Preventing sexual harassment is one of the most concerning elements of managing staff for many employers. Employers have an obligation to prevent this from occurring and, if it can be shown they have not taken all reasonable steps to stop this, then the employer can be found liable for employee’s actions. Issues of sexual harassment can fall under the radar so employers need to take all possible steps to prevent this happening.
Uber’s reputation has suffered over recent years due to a number of claims about their workplace culture.
This was further highlighted when a former female software engineer wrote a blog post about how her complaints of sexual harassment against a colleague were ignored because they were a high performing employee. The post attracted a lot of attention and the employee wrote that a lot of other women employed by Uber had reported similar problems and concerns to her.
The company has now released details of their firing of 20 employees following a company investigation in to sexual harassment claims. Over 200 claims of sexual harassment and other workplace misconduct were scrutinised which led to the dismissals and other sanctions, including enforcing training for 31 staff and final warnings for seven others.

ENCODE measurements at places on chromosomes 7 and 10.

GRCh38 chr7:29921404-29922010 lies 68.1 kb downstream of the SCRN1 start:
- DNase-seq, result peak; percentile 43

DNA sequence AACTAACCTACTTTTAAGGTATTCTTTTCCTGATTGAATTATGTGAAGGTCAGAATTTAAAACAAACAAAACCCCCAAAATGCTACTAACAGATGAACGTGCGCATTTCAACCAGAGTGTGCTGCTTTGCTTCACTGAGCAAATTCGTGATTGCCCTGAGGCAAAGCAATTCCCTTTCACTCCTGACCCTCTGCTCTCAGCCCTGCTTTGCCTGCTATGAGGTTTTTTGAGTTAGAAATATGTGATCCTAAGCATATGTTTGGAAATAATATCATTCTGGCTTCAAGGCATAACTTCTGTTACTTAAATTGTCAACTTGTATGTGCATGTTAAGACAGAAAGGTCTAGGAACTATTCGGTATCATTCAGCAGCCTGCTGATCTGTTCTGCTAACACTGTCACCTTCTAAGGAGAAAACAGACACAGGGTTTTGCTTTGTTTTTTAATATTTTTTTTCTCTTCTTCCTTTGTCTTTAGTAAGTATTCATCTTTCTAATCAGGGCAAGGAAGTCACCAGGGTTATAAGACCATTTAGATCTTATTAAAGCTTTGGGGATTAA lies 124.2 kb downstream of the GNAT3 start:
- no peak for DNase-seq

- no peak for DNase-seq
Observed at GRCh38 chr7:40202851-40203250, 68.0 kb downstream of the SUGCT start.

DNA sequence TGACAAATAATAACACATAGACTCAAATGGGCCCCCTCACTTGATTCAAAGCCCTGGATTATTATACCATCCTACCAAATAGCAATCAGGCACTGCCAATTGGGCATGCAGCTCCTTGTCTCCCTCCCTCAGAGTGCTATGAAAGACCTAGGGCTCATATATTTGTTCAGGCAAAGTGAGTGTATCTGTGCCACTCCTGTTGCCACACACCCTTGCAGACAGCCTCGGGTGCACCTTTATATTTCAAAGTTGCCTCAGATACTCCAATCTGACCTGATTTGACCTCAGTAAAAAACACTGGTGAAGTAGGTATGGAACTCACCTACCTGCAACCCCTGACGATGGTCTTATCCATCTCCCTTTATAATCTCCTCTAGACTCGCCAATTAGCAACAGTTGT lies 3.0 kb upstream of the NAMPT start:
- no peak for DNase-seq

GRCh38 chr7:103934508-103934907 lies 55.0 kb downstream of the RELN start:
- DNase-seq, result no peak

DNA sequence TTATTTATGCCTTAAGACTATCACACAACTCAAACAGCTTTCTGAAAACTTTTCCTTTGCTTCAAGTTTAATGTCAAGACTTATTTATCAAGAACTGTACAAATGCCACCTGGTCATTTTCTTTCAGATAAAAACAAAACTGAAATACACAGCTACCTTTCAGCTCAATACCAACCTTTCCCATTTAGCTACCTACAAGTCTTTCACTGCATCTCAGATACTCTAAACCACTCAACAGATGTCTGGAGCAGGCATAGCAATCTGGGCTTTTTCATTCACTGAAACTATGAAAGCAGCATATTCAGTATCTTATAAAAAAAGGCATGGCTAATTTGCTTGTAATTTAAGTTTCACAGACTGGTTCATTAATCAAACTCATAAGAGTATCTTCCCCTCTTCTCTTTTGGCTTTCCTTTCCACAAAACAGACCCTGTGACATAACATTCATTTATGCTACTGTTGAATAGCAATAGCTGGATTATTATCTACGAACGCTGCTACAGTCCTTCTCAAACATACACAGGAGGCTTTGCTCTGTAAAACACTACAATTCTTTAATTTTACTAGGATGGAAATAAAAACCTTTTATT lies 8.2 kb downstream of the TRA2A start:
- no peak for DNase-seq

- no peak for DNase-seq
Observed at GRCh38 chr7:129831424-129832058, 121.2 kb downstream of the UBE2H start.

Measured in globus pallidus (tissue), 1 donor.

Uber have also commissioned a report in to how to improve their workplace culture – an indication that they are taking these issues seriously and are ready to take action against offenders in the future.
For all employers, laying out the rules on employee behaviour is a crucial first step for preventing sexual harassment. An anti-harassment policy should include information on what type of behaviour is prohibited and the consequences if the policy is breached.
This policy should recognise that sexual harassment can take a number of forms and include all behaviour whether this is speech, touch, emails, other forms of written communication or jokes and ‘banter’.
All employees should be required to read the policy and sign a notice as evidence they have read and understand the policy.
As well as outlining the rules, employers should provide training for all staff on how to avoid sexual harassment and what steps to take if a complaint needs to be made. Managers should also receive additional training on how to spot incidents, how to deal with complaints and how to ensure sexual harassment issues are not present in their decision-making processes.
The extent of the misconduct revelations uncovered by Uber’s internal investigations highlights how hidden incidents of sexual harassment can be. Employers need to cultivate a culture where employees feel they are able to raise complaints. The easiest way of encouraging employees to raise complaints is to treat every issue seriously; carrying out a full investigation and taking action where necessary.
Also, identifying the person to make as complaint to, and what process will be followed, will also encourage issues being raised as it increases transparency and removes uncertainty about the process.
Kate Palmer is the Head of Advisory at Peninsula.